While one archaic saying says that children should be seen and not heard, hard-line Islamicists insist that women should be neither seen nor heard. One woman who insisted on speaking has been silenced:
The killing of Sushmita Banerjee was the latest in a string of attacks on prominent women in Afghanistan, adding to fears women's rights in a country where many are barely allowed outside the house will recede even more after U.S.-led foreign forces fully withdraw in 2014.
The militants arrived before dawn at Banjerjee's residence in eastern Paktika province, which lies in Afghanistan's east — a region where the Taliban are especially influential.
Perhaps buying her book--even now--would provide some solace to her family, and enlighten us as to what a "war on women" really looks like.
Banerjee described trying to flee Afghanistan multiple times to get away from the Taliban, and how she was ordered executed as a result of her attempts. She made it back to Kolkata in August of 1995.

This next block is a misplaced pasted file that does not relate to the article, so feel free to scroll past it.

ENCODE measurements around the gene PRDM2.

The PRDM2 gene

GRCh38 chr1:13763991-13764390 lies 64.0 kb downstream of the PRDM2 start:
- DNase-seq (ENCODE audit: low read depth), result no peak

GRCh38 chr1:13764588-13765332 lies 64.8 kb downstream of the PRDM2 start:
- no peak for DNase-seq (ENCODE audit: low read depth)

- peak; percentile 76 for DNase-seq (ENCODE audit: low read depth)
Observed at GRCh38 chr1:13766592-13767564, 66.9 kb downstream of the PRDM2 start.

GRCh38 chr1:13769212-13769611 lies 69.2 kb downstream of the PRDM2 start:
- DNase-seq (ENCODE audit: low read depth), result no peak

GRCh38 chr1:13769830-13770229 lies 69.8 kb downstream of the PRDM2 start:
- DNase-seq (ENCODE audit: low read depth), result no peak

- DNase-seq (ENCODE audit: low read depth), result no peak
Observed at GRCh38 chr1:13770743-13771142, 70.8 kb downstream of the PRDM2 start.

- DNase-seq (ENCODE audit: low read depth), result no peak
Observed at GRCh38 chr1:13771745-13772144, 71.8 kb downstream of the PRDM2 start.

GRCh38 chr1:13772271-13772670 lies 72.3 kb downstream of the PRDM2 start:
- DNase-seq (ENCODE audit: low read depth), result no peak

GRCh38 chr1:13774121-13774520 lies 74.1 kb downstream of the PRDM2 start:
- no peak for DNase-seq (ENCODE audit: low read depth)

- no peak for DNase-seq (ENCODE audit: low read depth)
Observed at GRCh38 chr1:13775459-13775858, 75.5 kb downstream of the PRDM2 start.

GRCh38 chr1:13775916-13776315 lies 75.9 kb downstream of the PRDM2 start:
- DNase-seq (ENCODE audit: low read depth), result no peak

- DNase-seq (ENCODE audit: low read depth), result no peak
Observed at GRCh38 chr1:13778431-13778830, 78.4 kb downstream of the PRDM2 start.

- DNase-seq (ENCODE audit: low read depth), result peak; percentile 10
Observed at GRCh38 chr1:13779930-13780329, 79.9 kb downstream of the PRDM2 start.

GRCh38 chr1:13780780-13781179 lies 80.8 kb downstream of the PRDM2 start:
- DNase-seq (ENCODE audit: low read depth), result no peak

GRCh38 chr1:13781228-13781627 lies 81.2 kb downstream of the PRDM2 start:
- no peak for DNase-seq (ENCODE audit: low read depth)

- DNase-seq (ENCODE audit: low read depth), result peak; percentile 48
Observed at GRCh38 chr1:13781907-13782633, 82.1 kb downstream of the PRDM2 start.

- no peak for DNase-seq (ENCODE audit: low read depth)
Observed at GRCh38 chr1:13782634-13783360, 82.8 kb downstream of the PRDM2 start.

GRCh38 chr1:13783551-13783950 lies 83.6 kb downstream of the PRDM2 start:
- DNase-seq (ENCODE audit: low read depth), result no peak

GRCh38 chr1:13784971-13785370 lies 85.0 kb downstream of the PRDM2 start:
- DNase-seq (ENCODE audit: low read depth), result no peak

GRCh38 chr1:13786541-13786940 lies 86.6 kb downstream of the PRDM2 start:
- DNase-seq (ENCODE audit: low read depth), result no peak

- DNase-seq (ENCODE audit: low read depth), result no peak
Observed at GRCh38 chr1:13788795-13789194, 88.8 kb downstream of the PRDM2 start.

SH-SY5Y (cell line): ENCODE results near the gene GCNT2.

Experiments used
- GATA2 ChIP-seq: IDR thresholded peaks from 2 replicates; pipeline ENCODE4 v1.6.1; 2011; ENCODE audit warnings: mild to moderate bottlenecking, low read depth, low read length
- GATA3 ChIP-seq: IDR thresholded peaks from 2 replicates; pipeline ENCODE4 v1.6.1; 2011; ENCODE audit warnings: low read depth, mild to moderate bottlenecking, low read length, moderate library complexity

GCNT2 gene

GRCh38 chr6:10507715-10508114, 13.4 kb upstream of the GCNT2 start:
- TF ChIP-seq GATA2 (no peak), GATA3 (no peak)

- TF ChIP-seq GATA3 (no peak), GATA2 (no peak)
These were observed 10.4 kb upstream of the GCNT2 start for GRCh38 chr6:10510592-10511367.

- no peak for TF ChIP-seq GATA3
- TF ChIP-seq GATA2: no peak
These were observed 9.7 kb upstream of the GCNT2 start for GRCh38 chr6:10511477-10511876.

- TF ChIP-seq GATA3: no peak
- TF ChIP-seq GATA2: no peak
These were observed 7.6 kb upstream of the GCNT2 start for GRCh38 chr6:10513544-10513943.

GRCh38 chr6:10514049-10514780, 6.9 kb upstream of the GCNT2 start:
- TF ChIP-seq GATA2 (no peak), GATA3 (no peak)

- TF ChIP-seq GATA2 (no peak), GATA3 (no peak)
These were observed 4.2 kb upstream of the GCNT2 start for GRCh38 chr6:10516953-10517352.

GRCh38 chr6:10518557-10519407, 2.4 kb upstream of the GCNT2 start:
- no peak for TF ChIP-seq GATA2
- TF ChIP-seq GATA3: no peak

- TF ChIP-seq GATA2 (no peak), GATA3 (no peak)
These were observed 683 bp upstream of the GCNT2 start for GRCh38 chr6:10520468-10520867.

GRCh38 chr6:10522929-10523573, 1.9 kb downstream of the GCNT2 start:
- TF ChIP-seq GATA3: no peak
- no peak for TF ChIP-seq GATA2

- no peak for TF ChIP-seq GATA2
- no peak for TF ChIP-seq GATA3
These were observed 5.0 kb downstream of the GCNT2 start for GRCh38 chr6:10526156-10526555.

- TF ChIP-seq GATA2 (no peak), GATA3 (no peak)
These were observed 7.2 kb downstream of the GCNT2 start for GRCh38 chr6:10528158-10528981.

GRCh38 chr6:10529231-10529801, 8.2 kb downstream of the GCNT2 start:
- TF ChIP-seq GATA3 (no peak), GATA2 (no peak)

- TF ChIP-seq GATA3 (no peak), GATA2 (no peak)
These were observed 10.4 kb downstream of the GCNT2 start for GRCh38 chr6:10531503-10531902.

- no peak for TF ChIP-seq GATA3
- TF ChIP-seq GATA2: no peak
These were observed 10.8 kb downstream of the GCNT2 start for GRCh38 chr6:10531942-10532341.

"I still remember the day I stepped on Indian soil for the first time after I had left," the interview quotes her as saying. "It was raining outside. People were scurrying for shelter. But I didn't run. I just stood there and let the rain wash off my pain. I felt if I could bear so much in Afghanistan, I can surely bear my motherland's rain. I don't know how long I stood there, but I won't forget that day."
Mrs Banerjee did not know Christ, but perhaps her generous kindness towards her new compatriots, and the medical assistance she offered them redound to her salvation. May she rest in peace.